CONCLUSIONS

Although consistently recommended in asthma guidelines and widely used in practice, we feel that home peak flow monitoring is not needed or justified in the management of the large majority of children with asthma. Changes in peak flow are a poor indicator of changes in disease activity, diaries are not kept reliably, and peak flow based self management plans are not superior to self management plans based on education and symptoms. At present, the best way to assess and follow airways obstruction in asthmatic children is by eyeballing flow-volume loops and measuring FEV1 in the lung function laboratory. Although monitoring of airways hyperresponsiveness and nitric oxide look promising in clinical studies, these measurements cannot be recommended for use in clinical practice at present. Future studies are needed to evaluate whether home monitoring of FEV1 and PEF by electronic devices, which do not require fraud prone diary keeping, contribute to obtaining optimal control. Until then, clinical judgement, common sense, and flow-volume loops remain the most important tools in monitoring asthma.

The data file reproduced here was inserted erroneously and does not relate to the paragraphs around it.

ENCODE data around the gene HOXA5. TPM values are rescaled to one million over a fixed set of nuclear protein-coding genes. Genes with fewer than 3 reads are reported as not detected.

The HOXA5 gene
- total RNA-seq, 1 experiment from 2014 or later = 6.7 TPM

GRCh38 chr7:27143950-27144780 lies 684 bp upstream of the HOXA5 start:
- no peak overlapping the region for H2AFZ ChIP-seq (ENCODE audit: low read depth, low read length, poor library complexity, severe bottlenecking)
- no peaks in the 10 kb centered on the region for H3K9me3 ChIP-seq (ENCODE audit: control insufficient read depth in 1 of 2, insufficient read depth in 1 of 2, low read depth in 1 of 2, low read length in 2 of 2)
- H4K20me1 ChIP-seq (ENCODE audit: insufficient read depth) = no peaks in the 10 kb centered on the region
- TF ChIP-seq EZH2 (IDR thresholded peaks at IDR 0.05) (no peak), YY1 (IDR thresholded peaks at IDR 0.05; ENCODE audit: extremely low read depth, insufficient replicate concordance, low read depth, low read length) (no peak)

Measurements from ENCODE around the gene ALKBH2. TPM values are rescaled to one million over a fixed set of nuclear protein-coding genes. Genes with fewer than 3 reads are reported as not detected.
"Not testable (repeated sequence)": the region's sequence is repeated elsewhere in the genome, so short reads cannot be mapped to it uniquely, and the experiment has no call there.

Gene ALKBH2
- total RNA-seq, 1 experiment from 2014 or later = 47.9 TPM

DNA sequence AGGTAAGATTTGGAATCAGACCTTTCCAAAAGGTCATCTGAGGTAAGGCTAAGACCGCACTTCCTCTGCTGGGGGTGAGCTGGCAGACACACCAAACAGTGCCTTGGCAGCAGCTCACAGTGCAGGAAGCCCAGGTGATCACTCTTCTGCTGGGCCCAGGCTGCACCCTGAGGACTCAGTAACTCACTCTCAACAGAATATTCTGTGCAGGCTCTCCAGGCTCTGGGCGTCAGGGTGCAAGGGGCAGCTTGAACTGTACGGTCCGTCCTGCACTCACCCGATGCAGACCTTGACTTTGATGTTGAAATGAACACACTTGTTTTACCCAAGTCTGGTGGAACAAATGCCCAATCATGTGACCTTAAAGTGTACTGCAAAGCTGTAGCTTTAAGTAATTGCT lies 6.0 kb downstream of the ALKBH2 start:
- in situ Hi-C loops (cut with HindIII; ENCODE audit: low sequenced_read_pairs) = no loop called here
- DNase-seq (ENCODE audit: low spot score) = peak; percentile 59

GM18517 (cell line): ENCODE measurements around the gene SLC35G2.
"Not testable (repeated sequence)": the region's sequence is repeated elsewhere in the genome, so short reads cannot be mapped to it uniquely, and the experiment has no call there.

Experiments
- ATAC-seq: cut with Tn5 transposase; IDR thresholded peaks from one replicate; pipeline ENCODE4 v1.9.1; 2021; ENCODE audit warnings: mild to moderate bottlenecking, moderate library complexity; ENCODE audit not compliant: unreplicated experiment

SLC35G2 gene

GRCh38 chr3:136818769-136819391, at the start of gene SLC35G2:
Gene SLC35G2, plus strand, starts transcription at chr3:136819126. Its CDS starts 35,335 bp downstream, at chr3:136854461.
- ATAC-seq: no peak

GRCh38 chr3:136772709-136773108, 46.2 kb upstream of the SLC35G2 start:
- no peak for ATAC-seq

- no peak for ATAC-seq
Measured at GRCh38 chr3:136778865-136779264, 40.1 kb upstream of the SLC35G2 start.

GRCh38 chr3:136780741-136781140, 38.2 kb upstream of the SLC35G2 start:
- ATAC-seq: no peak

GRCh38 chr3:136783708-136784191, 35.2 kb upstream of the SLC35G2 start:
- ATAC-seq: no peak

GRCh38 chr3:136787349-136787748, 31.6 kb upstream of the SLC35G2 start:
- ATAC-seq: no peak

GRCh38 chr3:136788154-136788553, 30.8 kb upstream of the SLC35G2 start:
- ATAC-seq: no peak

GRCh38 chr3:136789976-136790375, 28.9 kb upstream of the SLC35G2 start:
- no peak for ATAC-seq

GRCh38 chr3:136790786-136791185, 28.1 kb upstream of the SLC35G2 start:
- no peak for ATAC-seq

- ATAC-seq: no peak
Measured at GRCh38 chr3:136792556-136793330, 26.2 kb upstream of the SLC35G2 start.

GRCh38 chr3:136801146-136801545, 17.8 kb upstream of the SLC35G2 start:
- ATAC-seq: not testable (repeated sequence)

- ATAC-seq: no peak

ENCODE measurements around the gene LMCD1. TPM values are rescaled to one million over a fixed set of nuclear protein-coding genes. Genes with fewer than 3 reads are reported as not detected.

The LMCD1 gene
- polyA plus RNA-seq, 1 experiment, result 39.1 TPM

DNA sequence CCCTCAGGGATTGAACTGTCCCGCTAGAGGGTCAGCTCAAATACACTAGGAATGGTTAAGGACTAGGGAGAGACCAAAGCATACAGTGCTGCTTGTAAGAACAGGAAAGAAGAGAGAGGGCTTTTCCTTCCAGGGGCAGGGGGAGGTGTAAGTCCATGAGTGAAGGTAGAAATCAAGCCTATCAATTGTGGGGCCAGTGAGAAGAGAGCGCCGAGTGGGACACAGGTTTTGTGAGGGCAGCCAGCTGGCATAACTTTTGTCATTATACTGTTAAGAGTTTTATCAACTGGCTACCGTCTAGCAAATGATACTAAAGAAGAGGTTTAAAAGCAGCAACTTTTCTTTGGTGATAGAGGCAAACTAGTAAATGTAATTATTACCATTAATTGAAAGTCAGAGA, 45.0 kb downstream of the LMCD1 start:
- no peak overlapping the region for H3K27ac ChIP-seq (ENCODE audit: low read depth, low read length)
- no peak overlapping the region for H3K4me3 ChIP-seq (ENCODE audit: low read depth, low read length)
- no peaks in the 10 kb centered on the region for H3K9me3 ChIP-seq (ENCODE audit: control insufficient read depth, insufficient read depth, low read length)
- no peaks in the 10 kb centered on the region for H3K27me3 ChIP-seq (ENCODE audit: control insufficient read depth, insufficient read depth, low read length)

Acknowledgments

The authors wish to thank professor Johan de Jongste for allowing us to use his scheme (fig 1) in this paper.

REFERENCES